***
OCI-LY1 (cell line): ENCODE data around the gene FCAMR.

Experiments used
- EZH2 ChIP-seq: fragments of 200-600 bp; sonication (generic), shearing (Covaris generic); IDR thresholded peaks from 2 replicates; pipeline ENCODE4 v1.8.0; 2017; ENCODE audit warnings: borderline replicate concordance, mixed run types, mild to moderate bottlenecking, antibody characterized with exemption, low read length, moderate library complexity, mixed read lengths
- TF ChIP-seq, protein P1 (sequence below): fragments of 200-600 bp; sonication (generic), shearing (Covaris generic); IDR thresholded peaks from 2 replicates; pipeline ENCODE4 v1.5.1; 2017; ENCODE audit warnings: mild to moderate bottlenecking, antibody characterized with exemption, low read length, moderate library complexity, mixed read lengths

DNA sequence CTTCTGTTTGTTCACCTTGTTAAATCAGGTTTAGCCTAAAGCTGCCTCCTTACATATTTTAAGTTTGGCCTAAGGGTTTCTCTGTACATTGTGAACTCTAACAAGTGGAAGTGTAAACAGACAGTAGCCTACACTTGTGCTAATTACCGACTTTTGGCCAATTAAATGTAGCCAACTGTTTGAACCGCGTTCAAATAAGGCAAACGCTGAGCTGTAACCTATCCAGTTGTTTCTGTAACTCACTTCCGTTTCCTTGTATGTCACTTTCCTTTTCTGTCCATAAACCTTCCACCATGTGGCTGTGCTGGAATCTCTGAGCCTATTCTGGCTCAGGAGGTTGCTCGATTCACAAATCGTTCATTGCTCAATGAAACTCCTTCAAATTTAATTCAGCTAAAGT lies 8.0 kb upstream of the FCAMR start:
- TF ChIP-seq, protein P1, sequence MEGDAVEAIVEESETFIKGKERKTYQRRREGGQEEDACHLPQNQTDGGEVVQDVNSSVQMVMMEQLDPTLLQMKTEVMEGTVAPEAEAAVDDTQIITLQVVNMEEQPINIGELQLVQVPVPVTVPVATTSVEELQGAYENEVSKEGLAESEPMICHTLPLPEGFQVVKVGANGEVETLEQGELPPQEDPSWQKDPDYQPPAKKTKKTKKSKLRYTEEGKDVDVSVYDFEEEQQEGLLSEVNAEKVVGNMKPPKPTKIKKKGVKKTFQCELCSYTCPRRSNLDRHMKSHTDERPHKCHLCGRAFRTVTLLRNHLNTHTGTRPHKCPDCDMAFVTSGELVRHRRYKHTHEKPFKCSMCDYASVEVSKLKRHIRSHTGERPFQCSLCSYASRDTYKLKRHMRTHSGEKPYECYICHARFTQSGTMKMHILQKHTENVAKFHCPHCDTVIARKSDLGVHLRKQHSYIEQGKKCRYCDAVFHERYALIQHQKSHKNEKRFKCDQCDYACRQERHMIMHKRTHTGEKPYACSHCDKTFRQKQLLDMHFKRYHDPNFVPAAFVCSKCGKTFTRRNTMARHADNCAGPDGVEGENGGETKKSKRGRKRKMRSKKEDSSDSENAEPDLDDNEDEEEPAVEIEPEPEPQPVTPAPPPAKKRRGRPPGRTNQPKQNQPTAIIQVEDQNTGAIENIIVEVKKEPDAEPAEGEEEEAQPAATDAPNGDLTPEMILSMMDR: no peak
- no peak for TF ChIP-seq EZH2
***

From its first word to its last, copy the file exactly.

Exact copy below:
OCI-LY1 (cell line): ENCODE data around the gene FCAMR.

Experiments used
- EZH2 ChIP-seq: fragments of 200-600 bp; sonication (generic), shearing (Covaris generic); IDR thresholded peaks from 2 replicates; pipeline ENCODE4 v1.8.0; 2017; ENCODE audit warnings: borderline replicate concordance, mixed run types, mild to moderate bottlenecking, antibody characterized with exemption, low read length, moderate library complexity, mixed read lengths
- TF ChIP-seq, protein P1 (sequence below): fragments of 200-600 bp; sonication (generic), shearing (Covaris generic); IDR thresholded peaks from 2 replicates; pipeline ENCODE4 v1.5.1; 2017; ENCODE audit warnings: mild to moderate bottlenecking, antibody characterized with exemption, low read length, moderate library complexity, mixed read lengths

DNA sequence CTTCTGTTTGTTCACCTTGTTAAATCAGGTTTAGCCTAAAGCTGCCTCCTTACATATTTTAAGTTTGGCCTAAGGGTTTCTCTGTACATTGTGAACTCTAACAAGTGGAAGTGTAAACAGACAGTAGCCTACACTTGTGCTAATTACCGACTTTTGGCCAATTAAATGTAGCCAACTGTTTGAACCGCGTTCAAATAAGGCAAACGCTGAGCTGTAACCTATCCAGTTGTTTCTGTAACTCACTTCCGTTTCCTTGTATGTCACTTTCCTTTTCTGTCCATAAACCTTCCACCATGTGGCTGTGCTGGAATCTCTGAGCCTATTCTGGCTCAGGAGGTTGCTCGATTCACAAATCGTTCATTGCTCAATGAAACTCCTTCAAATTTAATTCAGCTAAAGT lies 8.0 kb upstream of the FCAMR start:
- TF ChIP-seq, protein P1, sequence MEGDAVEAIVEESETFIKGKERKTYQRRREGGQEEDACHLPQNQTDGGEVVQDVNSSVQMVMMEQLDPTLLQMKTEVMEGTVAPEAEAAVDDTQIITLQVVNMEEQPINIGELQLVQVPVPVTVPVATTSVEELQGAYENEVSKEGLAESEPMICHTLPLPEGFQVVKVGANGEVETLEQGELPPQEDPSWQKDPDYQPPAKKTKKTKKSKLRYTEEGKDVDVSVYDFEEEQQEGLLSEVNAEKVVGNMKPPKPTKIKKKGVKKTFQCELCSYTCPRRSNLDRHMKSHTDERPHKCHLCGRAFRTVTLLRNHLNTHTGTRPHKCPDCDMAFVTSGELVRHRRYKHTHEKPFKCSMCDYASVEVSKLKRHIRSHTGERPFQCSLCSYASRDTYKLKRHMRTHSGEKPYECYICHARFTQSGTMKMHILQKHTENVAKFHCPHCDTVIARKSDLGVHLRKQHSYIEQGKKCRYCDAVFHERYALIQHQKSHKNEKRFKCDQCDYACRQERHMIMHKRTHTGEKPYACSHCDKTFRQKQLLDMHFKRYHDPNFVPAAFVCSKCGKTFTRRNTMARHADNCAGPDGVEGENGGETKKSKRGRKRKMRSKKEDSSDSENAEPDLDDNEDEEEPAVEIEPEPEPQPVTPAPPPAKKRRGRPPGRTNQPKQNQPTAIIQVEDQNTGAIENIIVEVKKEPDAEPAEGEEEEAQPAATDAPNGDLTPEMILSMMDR: no peak
- no peak for TF ChIP-seq EZH2